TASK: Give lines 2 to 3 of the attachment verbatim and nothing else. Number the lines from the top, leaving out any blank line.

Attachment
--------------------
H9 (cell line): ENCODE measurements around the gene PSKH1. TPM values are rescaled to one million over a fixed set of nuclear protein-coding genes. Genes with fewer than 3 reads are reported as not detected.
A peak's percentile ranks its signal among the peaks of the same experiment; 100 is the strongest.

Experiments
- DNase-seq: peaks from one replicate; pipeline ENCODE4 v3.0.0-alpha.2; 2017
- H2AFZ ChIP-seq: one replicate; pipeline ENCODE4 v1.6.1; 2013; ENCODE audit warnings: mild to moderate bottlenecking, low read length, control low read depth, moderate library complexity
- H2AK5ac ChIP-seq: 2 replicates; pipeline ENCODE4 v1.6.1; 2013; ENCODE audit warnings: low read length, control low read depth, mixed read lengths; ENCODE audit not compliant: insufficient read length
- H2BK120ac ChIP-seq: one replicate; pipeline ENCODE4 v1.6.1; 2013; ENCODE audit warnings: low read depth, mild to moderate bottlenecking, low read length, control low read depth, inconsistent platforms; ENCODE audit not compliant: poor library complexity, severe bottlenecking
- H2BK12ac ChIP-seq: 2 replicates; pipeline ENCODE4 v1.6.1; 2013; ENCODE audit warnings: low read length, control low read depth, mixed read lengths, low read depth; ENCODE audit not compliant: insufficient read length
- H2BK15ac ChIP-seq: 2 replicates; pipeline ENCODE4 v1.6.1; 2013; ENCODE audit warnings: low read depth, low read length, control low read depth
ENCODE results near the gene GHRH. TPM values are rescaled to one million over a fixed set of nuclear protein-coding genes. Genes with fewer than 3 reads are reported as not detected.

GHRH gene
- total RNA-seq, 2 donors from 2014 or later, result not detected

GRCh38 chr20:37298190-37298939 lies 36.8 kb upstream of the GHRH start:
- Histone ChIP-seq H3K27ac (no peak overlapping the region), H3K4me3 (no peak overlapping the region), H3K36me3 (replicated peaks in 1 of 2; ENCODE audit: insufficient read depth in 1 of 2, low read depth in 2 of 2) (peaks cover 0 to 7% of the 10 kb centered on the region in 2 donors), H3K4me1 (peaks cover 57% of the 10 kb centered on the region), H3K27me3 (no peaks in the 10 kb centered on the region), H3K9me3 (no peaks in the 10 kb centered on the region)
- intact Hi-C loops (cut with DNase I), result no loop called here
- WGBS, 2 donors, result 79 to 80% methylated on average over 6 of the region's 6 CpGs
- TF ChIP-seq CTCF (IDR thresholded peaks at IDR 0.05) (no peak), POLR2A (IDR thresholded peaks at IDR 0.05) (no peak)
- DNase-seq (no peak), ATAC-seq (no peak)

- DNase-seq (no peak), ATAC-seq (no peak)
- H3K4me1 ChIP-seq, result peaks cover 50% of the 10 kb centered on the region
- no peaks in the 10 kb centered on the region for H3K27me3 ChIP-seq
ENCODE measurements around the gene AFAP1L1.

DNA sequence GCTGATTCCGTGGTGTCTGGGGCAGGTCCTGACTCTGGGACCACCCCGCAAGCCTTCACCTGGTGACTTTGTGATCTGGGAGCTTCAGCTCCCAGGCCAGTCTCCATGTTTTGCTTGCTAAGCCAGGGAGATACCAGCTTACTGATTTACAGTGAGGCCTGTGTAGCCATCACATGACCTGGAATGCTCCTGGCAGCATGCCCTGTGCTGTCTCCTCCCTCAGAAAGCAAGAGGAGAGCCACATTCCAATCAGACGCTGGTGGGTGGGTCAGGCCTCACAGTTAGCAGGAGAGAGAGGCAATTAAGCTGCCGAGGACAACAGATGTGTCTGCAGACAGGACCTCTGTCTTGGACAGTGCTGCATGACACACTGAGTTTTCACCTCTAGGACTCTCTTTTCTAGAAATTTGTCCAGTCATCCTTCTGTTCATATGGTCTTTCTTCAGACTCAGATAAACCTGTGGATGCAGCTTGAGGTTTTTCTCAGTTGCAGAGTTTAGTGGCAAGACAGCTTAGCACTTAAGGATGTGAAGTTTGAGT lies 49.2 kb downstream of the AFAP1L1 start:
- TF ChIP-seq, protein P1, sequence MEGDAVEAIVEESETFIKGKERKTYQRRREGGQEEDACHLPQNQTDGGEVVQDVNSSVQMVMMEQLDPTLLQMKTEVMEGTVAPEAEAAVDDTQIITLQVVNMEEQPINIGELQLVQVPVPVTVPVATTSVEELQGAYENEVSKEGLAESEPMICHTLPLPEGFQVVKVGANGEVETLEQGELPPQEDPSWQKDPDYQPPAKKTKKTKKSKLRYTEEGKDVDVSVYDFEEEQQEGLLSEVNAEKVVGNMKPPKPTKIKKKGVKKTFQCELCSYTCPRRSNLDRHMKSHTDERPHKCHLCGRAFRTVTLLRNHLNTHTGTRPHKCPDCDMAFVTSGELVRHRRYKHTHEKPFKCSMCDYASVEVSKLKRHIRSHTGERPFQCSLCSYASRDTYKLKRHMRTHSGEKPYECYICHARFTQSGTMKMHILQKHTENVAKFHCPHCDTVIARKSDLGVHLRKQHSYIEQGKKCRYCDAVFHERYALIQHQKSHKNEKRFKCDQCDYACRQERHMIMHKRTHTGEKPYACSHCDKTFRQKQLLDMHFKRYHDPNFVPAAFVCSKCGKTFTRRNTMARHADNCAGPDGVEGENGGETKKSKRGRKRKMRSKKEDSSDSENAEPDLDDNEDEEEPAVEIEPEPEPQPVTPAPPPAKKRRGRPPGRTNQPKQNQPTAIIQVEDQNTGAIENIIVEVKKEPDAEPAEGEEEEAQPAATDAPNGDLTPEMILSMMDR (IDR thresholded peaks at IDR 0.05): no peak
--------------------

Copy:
A peak's percentile ranks its signal among the peaks of the same experiment; 100 is the strongest.

Experiments